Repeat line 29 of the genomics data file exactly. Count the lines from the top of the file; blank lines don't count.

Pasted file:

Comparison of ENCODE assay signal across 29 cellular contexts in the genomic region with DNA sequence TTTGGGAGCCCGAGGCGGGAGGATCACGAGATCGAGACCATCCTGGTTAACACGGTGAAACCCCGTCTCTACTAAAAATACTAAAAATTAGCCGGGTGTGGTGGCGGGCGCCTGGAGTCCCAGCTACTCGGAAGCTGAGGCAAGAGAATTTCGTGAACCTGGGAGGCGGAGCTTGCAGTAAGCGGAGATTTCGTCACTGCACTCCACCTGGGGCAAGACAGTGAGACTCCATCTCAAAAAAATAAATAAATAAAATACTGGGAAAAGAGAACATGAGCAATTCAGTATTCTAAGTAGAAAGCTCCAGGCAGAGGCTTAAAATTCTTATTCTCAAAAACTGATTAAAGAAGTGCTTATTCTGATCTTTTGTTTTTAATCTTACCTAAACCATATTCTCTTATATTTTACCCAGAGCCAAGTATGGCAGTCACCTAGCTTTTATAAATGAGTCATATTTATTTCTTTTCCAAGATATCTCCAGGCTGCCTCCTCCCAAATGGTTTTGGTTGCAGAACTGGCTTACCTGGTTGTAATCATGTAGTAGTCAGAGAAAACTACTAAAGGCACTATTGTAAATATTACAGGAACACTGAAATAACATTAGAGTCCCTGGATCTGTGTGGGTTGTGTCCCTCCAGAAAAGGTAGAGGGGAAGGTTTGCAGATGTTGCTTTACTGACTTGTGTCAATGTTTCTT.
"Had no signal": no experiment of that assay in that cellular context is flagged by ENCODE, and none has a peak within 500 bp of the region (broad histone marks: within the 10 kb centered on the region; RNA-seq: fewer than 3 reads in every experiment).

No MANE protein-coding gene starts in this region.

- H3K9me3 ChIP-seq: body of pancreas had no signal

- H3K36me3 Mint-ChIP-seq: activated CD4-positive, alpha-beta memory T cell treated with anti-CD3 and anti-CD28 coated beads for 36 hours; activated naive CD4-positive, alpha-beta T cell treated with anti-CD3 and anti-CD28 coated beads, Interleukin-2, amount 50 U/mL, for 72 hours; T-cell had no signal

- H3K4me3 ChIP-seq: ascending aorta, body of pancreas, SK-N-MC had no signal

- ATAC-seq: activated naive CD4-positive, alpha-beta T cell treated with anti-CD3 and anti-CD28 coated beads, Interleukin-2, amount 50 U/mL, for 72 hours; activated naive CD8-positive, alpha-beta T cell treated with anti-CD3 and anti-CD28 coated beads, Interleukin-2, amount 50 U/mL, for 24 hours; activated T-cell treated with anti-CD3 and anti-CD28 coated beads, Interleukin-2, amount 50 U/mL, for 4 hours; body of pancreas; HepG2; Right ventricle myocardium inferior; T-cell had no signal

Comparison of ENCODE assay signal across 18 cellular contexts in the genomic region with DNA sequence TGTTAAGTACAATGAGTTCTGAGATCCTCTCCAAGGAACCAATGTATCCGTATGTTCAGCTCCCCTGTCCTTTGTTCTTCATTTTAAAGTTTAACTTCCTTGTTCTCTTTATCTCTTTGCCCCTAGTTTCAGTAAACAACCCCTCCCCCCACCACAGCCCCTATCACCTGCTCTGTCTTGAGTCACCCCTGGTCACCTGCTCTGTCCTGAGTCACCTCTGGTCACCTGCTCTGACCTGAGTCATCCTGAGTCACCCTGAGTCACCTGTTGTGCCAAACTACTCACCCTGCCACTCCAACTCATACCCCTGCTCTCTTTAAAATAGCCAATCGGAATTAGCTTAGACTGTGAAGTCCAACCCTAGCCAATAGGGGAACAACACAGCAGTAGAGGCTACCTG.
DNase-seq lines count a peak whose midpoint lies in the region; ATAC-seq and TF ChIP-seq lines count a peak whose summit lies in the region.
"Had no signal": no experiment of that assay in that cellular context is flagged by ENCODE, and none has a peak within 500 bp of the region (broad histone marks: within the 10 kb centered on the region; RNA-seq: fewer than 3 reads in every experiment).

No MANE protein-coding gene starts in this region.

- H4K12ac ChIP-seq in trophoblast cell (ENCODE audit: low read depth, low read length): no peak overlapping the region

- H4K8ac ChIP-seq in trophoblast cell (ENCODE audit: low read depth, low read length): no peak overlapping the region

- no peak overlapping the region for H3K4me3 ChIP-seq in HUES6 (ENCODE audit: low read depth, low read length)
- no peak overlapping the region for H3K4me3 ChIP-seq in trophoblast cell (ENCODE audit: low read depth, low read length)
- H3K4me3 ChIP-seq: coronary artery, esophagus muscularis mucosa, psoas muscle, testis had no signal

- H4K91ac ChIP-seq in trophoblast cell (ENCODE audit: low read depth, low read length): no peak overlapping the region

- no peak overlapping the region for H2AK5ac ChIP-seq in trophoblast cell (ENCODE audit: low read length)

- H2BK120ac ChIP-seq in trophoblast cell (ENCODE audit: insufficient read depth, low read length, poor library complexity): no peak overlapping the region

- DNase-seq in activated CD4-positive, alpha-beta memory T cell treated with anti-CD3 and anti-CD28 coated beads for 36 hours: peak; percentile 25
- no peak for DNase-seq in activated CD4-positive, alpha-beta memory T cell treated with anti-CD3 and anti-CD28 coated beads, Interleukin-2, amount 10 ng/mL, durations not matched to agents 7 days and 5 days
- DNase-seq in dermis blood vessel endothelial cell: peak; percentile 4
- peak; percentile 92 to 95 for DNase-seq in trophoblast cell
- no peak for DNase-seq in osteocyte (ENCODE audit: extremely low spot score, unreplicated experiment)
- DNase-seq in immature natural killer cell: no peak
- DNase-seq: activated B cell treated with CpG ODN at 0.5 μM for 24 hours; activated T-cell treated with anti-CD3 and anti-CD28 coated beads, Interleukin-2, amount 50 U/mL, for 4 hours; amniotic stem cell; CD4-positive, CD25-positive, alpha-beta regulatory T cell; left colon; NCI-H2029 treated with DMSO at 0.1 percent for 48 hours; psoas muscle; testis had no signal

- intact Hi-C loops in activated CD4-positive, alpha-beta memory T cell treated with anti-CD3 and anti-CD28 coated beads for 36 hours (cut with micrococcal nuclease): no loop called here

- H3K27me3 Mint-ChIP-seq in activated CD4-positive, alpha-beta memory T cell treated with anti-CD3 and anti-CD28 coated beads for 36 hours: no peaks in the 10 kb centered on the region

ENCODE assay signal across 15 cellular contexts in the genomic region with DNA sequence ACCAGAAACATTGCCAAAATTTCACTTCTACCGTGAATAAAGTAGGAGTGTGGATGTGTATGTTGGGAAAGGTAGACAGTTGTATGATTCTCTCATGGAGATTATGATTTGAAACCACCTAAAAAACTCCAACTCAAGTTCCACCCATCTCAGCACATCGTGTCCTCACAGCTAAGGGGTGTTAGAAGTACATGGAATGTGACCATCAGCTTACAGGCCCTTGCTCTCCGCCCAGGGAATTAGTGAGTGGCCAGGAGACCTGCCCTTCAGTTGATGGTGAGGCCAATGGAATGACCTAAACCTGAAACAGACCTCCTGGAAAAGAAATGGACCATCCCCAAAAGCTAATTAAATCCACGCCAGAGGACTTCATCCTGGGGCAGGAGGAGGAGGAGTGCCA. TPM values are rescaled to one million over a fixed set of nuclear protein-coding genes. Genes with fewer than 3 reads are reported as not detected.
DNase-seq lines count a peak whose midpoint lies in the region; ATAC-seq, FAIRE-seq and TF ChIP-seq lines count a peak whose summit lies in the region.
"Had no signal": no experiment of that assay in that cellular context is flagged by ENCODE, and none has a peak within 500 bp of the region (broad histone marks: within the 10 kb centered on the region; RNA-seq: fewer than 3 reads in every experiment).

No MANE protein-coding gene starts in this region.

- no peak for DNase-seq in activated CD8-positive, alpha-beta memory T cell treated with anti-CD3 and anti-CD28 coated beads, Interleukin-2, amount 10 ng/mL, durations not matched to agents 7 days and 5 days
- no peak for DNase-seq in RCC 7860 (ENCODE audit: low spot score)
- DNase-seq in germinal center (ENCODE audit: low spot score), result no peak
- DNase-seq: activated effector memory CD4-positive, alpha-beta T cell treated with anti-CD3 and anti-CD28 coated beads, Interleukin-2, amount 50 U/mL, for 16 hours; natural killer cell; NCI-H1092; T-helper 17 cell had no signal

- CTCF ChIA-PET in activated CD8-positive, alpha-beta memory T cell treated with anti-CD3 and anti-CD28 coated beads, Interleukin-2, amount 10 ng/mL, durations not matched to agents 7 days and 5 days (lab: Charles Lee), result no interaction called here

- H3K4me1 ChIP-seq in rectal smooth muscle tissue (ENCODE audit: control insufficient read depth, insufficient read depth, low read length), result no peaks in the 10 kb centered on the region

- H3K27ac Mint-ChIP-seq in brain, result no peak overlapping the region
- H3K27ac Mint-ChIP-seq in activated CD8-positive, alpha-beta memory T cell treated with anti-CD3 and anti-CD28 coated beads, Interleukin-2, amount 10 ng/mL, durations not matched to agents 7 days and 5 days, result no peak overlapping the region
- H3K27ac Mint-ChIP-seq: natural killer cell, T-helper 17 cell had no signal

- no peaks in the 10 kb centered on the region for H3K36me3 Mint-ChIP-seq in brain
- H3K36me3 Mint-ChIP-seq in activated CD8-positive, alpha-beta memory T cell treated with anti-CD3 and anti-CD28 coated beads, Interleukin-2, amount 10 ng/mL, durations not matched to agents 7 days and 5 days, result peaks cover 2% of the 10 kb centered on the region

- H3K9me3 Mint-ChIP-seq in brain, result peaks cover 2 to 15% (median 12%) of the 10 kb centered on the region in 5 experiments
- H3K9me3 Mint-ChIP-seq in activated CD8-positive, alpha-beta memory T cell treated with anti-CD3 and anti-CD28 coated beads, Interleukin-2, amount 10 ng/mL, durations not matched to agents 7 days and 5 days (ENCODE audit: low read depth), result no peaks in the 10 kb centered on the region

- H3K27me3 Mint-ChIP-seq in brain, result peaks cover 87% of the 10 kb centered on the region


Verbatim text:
ENCODE assay signal across 15 cellular contexts in the genomic region with DNA sequence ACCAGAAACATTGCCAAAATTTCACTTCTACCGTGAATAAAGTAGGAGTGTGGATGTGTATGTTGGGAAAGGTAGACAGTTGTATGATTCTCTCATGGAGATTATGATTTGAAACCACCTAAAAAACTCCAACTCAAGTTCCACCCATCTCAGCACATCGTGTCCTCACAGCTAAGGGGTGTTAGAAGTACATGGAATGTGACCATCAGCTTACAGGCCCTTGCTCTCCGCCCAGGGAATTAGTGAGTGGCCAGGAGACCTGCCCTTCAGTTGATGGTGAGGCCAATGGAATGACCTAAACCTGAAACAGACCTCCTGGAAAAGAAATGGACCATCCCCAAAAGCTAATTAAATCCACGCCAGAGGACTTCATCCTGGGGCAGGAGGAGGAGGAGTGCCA. TPM values are rescaled to one million over a fixed set of nuclear protein-coding genes. Genes with fewer than 3 reads are reported as not detected.